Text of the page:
for the history of our language, and the true force of our words, can only be preserved, by keeping the text of authours free from adulteration. Others, and those very frequent, smoothed the cadence, or regulated the measure ; on these I have not exercised the same rigour ; if only a word was transposed, or a particle inferted or omitted, I have sometimes suffered the line to stand; for the inconstancy of the copies is such, as that some liberties may be easily permitted. But this practice I have not suffered to proceed far, having restored the primitive diction wherever it could for any reason be preferred.
The emendations, which comparison of copies supplied, I have inserted in the text; sometimes where the improvement was night, without notice, and sometimes with an account of the reasons of the change.
Conjecture, though it be sometimes unavoidable, I have not wantonly nor licentiously indulged. It has been my settled principle, that the reading of the ancient books is probably true, and therefore is not to be disturbed for the sake of elegance, perspicuity, or mere improvement of the sense. For though much credit is not due to the fidelity, nor any to the judgement of the first publishers, yet they who had the copy before their eyes were more likely to read it right, than we who only read it by imagination. But it is evident that they have often made strange mistakes by ignorance or negligence, and that therefore something may be properly attempted by criticism, keeping the middle way between presumption and timidity.
Such criticism I have attempted to practise, and where any passage appeared inextricably perplexed, have endeavoured to discover how it may be recalled to sense, with least violence. But my first labour is, always to turn the old text on every side, and try if there be any interstice, through which light can find its way; nor would Huetius himself condenan me, as refusing the trouble of research, for the ambition of alteration. In this modest industry I have not been unsuccessful. I have rescued many lines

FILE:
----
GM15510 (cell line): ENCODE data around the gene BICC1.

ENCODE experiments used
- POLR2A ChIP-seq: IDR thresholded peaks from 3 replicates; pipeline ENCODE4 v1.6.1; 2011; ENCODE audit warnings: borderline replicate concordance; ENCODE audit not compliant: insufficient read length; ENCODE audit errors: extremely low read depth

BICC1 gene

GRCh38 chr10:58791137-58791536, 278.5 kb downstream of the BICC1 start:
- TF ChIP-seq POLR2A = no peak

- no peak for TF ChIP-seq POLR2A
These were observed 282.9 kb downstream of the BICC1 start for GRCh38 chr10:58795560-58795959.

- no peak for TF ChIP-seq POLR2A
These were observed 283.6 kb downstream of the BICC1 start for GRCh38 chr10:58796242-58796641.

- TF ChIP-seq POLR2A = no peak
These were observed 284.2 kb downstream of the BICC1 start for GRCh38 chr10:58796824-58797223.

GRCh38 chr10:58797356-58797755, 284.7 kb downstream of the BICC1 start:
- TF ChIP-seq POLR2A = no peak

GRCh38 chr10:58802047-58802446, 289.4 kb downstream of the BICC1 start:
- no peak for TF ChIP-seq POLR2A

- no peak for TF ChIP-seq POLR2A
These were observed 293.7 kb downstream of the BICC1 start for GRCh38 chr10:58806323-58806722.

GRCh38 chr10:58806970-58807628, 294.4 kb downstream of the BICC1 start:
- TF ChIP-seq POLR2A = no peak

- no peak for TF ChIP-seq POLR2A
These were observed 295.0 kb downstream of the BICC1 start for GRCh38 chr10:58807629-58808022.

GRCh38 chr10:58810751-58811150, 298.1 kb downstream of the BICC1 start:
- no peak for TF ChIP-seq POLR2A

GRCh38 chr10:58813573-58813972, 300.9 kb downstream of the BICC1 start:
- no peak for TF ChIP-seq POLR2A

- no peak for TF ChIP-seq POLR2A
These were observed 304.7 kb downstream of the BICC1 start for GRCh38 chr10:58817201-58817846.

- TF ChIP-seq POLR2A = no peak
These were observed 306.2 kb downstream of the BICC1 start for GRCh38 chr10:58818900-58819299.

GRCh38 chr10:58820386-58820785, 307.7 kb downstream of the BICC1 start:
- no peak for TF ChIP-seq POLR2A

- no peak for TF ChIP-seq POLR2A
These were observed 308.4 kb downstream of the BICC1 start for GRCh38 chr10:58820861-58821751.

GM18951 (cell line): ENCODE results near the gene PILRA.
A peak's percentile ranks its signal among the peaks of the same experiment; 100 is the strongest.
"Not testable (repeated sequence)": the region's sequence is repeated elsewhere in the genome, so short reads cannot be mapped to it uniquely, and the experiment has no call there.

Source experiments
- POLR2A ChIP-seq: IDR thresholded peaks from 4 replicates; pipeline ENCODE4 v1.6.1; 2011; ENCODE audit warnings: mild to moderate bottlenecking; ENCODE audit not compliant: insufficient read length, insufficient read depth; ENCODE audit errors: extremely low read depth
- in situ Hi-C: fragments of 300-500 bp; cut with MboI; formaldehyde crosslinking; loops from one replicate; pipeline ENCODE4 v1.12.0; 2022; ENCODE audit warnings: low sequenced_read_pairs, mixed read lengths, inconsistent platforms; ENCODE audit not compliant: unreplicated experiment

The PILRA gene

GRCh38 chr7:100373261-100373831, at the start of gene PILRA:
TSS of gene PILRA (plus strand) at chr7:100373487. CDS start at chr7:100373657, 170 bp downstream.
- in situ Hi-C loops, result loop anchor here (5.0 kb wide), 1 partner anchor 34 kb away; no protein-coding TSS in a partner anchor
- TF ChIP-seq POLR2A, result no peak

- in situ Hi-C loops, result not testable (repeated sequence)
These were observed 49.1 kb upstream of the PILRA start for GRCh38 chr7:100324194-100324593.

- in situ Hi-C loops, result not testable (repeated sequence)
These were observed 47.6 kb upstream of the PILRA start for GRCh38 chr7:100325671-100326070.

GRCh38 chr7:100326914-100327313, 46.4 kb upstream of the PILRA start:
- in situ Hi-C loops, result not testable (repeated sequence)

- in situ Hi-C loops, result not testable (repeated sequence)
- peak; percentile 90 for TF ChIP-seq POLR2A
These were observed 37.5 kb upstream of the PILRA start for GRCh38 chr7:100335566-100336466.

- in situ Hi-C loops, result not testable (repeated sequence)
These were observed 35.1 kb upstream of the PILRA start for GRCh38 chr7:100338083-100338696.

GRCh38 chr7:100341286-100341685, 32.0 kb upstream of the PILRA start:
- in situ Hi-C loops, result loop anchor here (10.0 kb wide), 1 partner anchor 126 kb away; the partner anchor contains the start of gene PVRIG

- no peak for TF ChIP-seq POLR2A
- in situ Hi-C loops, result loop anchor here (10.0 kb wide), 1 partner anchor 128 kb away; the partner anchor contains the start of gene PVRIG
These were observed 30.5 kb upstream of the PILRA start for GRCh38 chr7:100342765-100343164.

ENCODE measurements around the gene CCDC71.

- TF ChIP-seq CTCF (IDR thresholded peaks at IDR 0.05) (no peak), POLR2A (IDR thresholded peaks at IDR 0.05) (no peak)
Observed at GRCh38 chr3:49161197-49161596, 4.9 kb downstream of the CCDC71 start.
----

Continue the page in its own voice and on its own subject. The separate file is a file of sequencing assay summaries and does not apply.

from the violations of temerity, and secured many scenes from the inroads of correction. I have adopted the Roman sentiment, that it is more honourable to save a citizen, than to kill an enemy, and have been more careful to protect than to attack.
I have preserved the common distribution of the plays into acts, though I believe it to be in almost all the plays void of authority. Some of those which are divided in the later editions have no division in the first folio, and some that are divided in the folio have no division in the preceding copies. The settled mode of the theatre requires four intervals in the play, but few, if any, of our authour's compositions can be properly distributed in that manner. An act is so much of the drama as passes without intervention of time or change of place. A pause makes a new act. In every real, and therefore in every imitative action, the intervals may be more or fewer, the restriction of five acts being accidental and arbitrary. This Shakespeare knew, and this he practised; his plays were written, and at first printed in one unbroken continuity, and ought now to be exhibited with short pauses, interpofed as often as the scene is changed, or any considerable time is required to pass. This method would at once quell a thousand absurdities.
In restoring the authour's works to their integrity, I have considered the punctuation as wholly in my power; for what could be their care of cotons and commas, who corrupted words and sentences. Whacever could be done by adjusting points is therefore